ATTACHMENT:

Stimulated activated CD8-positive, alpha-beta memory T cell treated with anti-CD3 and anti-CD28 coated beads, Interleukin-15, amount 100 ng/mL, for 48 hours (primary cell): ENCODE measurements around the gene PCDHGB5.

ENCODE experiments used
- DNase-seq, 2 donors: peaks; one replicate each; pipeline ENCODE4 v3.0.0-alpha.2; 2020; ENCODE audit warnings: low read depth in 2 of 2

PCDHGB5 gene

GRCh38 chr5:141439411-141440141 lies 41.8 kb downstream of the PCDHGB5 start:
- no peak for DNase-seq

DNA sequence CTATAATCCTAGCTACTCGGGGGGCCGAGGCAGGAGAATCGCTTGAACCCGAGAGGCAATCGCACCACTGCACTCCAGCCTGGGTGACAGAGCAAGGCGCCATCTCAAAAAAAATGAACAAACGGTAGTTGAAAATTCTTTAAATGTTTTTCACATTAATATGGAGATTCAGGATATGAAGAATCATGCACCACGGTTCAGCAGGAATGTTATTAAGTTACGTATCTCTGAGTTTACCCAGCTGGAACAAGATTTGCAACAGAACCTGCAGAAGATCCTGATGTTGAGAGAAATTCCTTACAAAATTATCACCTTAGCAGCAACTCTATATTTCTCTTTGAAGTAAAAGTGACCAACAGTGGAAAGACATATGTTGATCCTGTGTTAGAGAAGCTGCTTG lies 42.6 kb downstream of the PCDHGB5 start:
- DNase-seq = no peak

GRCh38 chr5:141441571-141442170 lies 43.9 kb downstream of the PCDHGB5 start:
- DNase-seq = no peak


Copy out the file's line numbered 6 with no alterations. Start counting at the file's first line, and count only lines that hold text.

- no peak for DNase-seq